We first turn our attention to the gradient magnitude , which captures the Lipschitzness of the loss. The Lipschitz constant of the loss plays a crucial role in optimization, since it controls the amount by which the loss can change when taking a step (see Nesterov14 for details). Without any assumptions on the specific weights or the loss being used, we show that the batch-normalized landscape exhibits a better Lipschitz constant. Moreover, the Lipschitz constant is significantly reduced whenever the activations correlate with the gradient or the mean of the gradient deviates from . Note that this reduction is additive, and has effect even when the scaling of BN is identical to the original layer scaling (i.e. even when ).

Theorem 4.1 (The effect of BatchNorm on the Lipschitzness of the loss).

For a BatchNorm network with loss and an identical non-BN network with (identical) loss ,

First, note that grows quadratically in the dimension, so the middle term above is significant. Furthermore, the final inner product term is expected to be bounded away from zero, as the gradient with respect to a variable is rarely uncorrelated to the variable itself. In addition to the additive reduction, tends to be large in practice (cf. Appendix Figure 8), and thus the scaling by may contribute to the relative “flatness" we see in the effective Lipschitz constant.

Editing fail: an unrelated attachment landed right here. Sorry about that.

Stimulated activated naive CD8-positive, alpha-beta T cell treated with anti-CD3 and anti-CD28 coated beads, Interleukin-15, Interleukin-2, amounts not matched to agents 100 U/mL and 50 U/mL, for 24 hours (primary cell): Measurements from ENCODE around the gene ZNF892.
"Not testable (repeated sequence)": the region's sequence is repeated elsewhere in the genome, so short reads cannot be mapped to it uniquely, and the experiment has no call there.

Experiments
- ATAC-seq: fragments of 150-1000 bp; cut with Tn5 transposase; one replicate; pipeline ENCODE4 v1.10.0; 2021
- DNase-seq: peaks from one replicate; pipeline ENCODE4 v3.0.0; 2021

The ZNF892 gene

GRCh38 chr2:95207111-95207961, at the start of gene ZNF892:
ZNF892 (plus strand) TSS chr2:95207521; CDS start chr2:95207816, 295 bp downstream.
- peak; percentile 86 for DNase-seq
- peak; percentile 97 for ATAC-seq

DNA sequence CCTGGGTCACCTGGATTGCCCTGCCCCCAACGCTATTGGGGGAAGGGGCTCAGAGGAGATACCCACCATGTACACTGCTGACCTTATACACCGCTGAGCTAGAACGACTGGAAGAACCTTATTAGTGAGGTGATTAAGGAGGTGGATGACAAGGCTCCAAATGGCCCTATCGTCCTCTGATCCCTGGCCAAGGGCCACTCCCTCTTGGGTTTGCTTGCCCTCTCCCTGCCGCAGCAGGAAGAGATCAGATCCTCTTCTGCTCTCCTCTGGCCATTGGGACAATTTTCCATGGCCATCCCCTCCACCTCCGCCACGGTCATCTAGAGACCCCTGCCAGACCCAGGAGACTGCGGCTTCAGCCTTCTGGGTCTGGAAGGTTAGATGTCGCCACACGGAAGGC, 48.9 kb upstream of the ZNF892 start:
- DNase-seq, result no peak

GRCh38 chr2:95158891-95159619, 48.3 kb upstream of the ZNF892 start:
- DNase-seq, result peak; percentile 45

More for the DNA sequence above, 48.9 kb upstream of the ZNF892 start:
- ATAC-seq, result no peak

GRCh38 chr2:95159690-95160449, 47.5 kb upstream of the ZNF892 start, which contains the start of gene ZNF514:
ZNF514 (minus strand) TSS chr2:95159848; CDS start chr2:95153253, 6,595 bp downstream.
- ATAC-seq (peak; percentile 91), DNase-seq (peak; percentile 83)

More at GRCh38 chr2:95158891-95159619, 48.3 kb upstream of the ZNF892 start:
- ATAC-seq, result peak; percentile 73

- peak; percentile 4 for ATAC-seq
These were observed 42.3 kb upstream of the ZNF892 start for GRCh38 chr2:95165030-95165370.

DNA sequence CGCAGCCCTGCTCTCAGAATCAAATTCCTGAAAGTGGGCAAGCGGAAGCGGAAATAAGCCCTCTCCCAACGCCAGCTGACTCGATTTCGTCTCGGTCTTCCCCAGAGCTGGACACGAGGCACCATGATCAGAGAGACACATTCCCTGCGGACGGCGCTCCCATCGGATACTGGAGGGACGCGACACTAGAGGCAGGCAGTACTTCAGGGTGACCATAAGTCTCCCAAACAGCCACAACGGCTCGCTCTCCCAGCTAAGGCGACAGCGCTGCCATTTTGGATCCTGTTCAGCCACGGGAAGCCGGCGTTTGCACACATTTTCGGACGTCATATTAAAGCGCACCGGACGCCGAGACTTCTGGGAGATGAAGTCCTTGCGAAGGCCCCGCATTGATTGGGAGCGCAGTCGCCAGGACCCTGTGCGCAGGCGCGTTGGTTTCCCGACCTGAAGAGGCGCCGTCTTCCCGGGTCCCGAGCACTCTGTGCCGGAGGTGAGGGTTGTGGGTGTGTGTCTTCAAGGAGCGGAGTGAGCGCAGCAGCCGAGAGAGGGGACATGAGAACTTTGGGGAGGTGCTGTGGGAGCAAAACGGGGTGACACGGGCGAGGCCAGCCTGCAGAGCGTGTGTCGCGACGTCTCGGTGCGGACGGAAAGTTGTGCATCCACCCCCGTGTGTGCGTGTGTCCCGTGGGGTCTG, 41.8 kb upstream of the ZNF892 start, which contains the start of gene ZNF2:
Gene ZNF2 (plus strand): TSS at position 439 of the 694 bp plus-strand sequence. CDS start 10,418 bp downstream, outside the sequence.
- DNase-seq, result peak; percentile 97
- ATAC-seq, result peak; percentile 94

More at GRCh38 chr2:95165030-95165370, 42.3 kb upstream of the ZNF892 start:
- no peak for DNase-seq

We now turn our attention to the second-order properties of the landscape. We show that when a BatchNorm layer is added, the quadratic form of the loss Hessian with respect to the activations in the gradient direction, is both rescaled by the input variance (inducing resilience to mini-batch variance), and decreased by an additive factor (increasing smoothness). This term captures the second order term of the Taylor expansion of the gradient around the current point. Therefore, reducing this term implies that the first order term (the gradient) is more predictive.

Theorem 4.2 (The effect of BN to smoothness).

Let and be the gradient and Hessian of the loss with respect to the layer outputs respectively. Then

If we also have that the preserves the relative norms of and ,

Note that if the quadratic forms involving the Hessian and the inner product

are non-negative (both fairly mild assumptions), the theorem implies more predictive gradients. The Hessian is positive semi-definite (PSD) if the loss is locally convex which is true for the case of deep networks with piecewise-linear activation functions and a convex loss at the final layer (e.g. standard softmax cross-entropy loss or other common losses). The condition